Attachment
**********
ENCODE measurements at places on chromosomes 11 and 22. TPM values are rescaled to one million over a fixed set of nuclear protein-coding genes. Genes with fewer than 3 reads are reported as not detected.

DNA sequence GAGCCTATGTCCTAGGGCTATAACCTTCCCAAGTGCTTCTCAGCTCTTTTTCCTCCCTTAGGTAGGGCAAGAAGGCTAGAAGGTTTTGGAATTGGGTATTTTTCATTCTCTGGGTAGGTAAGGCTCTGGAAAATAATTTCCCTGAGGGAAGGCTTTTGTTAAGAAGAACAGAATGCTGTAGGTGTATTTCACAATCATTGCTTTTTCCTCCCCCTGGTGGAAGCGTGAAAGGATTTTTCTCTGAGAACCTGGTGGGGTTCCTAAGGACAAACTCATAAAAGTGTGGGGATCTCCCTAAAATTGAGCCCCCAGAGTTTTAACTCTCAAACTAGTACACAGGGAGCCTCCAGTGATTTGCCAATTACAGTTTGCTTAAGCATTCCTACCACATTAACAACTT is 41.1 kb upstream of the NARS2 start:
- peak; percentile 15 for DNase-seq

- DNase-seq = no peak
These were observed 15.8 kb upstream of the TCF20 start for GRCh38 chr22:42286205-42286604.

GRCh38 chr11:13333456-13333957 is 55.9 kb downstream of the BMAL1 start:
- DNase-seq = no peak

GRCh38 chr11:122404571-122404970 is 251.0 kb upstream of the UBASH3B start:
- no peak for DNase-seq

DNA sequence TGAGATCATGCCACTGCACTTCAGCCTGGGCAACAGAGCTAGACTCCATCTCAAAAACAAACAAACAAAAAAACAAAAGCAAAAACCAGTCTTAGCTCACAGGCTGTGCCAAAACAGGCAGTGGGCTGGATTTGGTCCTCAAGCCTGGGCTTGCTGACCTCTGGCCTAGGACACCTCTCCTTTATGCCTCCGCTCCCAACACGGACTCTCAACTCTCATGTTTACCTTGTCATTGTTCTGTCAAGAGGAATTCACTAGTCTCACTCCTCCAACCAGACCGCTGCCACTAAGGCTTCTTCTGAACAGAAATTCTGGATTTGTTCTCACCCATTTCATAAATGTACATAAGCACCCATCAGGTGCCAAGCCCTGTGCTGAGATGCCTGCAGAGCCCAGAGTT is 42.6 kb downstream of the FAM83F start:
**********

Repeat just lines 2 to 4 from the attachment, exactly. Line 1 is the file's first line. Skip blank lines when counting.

DNA sequence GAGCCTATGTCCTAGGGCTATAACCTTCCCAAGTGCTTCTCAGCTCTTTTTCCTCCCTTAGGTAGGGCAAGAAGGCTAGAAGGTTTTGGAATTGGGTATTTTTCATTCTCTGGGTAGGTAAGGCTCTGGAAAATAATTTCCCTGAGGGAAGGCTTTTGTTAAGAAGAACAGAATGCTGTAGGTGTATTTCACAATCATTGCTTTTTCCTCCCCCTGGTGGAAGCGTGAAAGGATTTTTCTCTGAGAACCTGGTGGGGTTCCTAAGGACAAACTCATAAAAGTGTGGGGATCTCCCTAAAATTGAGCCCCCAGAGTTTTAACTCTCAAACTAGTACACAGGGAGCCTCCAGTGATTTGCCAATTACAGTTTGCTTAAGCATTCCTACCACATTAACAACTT is 41.1 kb upstream of the NARS2 start:
- peak; percentile 15 for DNase-seq

- DNase-seq = no peak